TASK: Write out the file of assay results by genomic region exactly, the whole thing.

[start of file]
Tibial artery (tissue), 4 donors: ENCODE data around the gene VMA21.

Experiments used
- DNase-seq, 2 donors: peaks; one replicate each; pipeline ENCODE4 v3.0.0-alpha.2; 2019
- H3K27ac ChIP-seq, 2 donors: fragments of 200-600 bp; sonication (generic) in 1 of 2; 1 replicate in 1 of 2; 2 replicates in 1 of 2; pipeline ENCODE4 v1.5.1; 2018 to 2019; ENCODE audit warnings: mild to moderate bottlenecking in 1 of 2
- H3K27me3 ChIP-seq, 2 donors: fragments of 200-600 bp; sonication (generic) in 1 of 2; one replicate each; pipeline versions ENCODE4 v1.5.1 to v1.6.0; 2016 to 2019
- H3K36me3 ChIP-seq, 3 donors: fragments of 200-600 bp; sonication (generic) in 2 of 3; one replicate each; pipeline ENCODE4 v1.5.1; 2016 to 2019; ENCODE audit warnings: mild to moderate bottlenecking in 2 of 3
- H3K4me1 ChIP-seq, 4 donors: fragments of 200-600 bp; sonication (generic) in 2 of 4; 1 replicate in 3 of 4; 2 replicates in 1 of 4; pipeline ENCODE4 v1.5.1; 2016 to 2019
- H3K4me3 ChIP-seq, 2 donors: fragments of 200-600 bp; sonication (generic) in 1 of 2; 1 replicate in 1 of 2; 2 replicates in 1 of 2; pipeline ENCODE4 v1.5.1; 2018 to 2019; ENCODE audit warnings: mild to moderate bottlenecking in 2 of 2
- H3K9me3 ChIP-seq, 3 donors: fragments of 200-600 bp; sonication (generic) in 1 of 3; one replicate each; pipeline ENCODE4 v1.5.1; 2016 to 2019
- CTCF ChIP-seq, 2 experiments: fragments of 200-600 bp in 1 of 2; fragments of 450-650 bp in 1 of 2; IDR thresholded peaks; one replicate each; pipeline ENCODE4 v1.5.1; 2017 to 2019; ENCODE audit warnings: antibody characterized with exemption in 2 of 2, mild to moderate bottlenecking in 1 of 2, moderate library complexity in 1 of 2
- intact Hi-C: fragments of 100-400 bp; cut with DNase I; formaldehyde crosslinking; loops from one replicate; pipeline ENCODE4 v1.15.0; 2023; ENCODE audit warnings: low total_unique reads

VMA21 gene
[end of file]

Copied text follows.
Tibial artery (tissue), 4 donors: ENCODE data around the gene VMA21.

Experiments used
- DNase-seq, 2 donors: peaks; one replicate each; pipeline ENCODE4 v3.0.0-alpha.2; 2019
- H3K27ac ChIP-seq, 2 donors: fragments of 200-600 bp; sonication (generic) in 1 of 2; 1 replicate in 1 of 2; 2 replicates in 1 of 2; pipeline ENCODE4 v1.5.1; 2018 to 2019; ENCODE audit warnings: mild to moderate bottlenecking in 1 of 2
- H3K27me3 ChIP-seq, 2 donors: fragments of 200-600 bp; sonication (generic) in 1 of 2; one replicate each; pipeline versions ENCODE4 v1.5.1 to v1.6.0; 2016 to 2019
- H3K36me3 ChIP-seq, 3 donors: fragments of 200-600 bp; sonication (generic) in 2 of 3; one replicate each; pipeline ENCODE4 v1.5.1; 2016 to 2019; ENCODE audit warnings: mild to moderate bottlenecking in 2 of 3
- H3K4me1 ChIP-seq, 4 donors: fragments of 200-600 bp; sonication (generic) in 2 of 4; 1 replicate in 3 of 4; 2 replicates in 1 of 4; pipeline ENCODE4 v1.5.1; 2016 to 2019
- H3K4me3 ChIP-seq, 2 donors: fragments of 200-600 bp; sonication (generic) in 1 of 2; 1 replicate in 1 of 2; 2 replicates in 1 of 2; pipeline ENCODE4 v1.5.1; 2018 to 2019; ENCODE audit warnings: mild to moderate bottlenecking in 2 of 2
- H3K9me3 ChIP-seq, 3 donors: fragments of 200-600 bp; sonication (generic) in 1 of 3; one replicate each; pipeline ENCODE4 v1.5.1; 2016 to 2019
- CTCF ChIP-seq, 2 experiments: fragments of 200-600 bp in 1 of 2; fragments of 450-650 bp in 1 of 2; IDR thresholded peaks; one replicate each; pipeline ENCODE4 v1.5.1; 2017 to 2019; ENCODE audit warnings: antibody characterized with exemption in 2 of 2, mild to moderate bottlenecking in 1 of 2, moderate library complexity in 1 of 2
- intact Hi-C: fragments of 100-400 bp; cut with DNase I; formaldehyde crosslinking; loops from one replicate; pipeline ENCODE4 v1.15.0; 2023; ENCODE audit warnings: low total_unique reads

VMA21 gene